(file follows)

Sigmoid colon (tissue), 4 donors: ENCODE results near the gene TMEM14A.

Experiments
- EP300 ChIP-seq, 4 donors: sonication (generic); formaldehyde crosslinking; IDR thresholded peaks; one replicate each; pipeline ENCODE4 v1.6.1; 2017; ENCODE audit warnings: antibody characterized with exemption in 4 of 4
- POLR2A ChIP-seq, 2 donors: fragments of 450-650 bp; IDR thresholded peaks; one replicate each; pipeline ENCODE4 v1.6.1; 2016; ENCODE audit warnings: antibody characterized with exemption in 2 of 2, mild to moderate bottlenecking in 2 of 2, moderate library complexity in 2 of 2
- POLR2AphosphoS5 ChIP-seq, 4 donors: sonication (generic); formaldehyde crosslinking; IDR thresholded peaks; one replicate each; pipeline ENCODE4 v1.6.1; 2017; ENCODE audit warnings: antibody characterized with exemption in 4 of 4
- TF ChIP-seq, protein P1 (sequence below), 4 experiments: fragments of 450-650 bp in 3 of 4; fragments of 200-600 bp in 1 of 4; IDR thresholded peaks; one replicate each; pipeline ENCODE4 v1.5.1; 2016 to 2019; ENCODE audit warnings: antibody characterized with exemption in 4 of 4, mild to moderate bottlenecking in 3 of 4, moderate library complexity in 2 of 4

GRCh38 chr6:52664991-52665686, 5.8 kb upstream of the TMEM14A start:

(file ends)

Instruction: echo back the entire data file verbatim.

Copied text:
Sigmoid colon (tissue), 4 donors: ENCODE results near the gene TMEM14A.

Experiments
- EP300 ChIP-seq, 4 donors: sonication (generic); formaldehyde crosslinking; IDR thresholded peaks; one replicate each; pipeline ENCODE4 v1.6.1; 2017; ENCODE audit warnings: antibody characterized with exemption in 4 of 4
- POLR2A ChIP-seq, 2 donors: fragments of 450-650 bp; IDR thresholded peaks; one replicate each; pipeline ENCODE4 v1.6.1; 2016; ENCODE audit warnings: antibody characterized with exemption in 2 of 2, mild to moderate bottlenecking in 2 of 2, moderate library complexity in 2 of 2
- POLR2AphosphoS5 ChIP-seq, 4 donors: sonication (generic); formaldehyde crosslinking; IDR thresholded peaks; one replicate each; pipeline ENCODE4 v1.6.1; 2017; ENCODE audit warnings: antibody characterized with exemption in 4 of 4
- TF ChIP-seq, protein P1 (sequence below), 4 experiments: fragments of 450-650 bp in 3 of 4; fragments of 200-600 bp in 1 of 4; IDR thresholded peaks; one replicate each; pipeline ENCODE4 v1.5.1; 2016 to 2019; ENCODE audit warnings: antibody characterized with exemption in 4 of 4, mild to moderate bottlenecking in 3 of 4, moderate library complexity in 2 of 4

GRCh38 chr6:52664991-52665686, 5.8 kb upstream of the TMEM14A start: